Device: Yes Yes No Yes Yes Yes
Method: Family account FreeTime child profile None FreeTime child profile Samsung Kids+ and Kids mode Lenovo Kids account

Device security

Evaluating device security takes into consideration best practices of securing personal information against unwanted access when it is shared between the mobile device, smart tech, and the internet. Keeping personal information encrypted, or masked, protects information during transmission. In addition, advertising and tracking requests from the device or app could contain personal information about the user, including what they're doing with the device or app.

The Apple iPad only sent and received network requests during testing to Apple-related cloud services, and no advertisement requests were observed. Similarly, the Amazon Fire HD 8 Kids Edition, Barnes and Noble Nook, and Lenovo Smart Tab only sent and received network requests during testing to their company-specific cloud services, and no advertisement requests were observed. 

There were also no advertisement requests observed with the Amazon Kindle Paper White, but we did not have the "Special Offer" model, which would have displayed advertisements if users chose not to pay more for privacy. In addition, the Kindle without "Special Offers" still displayed advertisements to purchase additional Kindle Unlimited and Audible subscriptions during the set-up process that came from first-party Amazon services. 

Lastly, the Samsung Galaxy Tab displays a Galaxy Essentials advertisement to download must-have Samsung-related apps, and the Samsung Galaxy Store app also displays prominent promotions to purchase additional products and apps. Parents and guardians are also encouraged to purchase a subscription to Samsung Kids+ to get the most out of using the device with children. 

Ads
  Apple iPad Amazon Fire HD 8 Kids Edition Barnes and Noble Nook Amazon Kindle Paperwhite Samsung Galaxy Tab A Lenovo Smart Tab M10
App: No No N/A N/A No No
Device: No No No Yes Yes No
Method: None None None

Special Offers, Kindle Unlimited, and Audible

Galaxy Essentials, and Samsung Kids+ None

The Apple iPad only sent and received network requests during testing to Apple-related cloud services. However, our testing observed that the Amazon Fire HD 8 Kids Edition and Barnes and Noble Nook sent and received data to the third-party tracking service Facebook during the set-up process, even though the devices were never logged in to Facebook at any time during testing. In addition, no tracking requests were observed with the Amazon Kindle Paperwhite, but without the "Special Offer" model it was not possible to determine whether the device would have used trackers if users chose not to pay more for privacy.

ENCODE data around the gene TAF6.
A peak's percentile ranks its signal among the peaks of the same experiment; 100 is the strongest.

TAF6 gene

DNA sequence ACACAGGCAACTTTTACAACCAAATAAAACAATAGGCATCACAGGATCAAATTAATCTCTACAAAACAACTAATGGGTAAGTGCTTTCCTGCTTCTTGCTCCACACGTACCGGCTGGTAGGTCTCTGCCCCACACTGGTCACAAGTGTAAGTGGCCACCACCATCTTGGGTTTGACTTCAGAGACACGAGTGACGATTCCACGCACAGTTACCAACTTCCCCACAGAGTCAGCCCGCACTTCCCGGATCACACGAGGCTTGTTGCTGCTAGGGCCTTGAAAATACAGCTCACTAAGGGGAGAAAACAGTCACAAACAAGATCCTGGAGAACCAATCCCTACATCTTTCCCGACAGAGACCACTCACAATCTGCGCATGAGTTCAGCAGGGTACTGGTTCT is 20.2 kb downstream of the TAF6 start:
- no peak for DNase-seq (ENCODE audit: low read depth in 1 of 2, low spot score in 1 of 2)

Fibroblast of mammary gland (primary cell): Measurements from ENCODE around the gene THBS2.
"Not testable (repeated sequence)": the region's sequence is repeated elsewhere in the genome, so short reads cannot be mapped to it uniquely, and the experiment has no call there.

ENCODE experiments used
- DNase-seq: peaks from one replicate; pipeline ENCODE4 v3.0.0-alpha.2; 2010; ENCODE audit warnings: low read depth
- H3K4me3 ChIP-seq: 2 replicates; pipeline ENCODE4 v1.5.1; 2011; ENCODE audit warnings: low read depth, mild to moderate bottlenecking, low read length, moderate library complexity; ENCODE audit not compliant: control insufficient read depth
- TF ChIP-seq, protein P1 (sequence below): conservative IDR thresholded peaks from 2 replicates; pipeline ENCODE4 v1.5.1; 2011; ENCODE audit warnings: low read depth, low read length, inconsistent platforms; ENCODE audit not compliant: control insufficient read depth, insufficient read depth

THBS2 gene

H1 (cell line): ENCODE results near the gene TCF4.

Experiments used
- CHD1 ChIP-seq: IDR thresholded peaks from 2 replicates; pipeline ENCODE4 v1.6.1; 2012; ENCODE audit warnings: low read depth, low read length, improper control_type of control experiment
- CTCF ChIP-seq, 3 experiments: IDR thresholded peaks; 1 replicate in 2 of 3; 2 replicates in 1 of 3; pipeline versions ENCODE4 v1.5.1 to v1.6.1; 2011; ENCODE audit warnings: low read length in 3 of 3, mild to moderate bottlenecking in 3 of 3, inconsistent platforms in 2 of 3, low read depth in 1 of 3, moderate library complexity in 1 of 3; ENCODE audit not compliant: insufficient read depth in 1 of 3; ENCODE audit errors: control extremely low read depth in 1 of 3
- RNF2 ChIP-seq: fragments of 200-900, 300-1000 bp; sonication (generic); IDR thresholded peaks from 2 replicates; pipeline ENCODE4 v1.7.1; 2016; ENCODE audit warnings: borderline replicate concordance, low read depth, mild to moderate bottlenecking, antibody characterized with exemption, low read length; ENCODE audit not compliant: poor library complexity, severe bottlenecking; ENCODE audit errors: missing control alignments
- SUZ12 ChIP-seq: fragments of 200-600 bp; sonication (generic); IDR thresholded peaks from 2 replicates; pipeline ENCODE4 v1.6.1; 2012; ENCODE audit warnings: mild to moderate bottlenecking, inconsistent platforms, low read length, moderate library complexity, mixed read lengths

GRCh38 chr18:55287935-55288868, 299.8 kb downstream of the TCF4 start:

We also observed that the Samsung Galaxy Tab and Lenovo Smart Tab sent and received data to known third-party advertising and tracking domains, such as DoubleClick, and other ad networks, such as Facebook, that could be used for tracking or profiling purposes.

Tracking
  Apple iPad Amazon Fire HD 8 Kids Edition Barnes and Noble Nook Amazon Kindle Paperwhite Samsung Galaxy Tab A Lenovo Smart Tab M10
App: No No N/A N/A No No
Device: No Yes Yes No Yes Yes
Method: None Facebook Facebook None DoubleClick DoubleClick and Facebook

Software updates

Evaluating software updates takes into consideration best practices of keeping a smart device secure with up-to-date software patches and settings. When a company improves its app or device, better privacy and security should be part of the package and should be automatically updated or easy to update.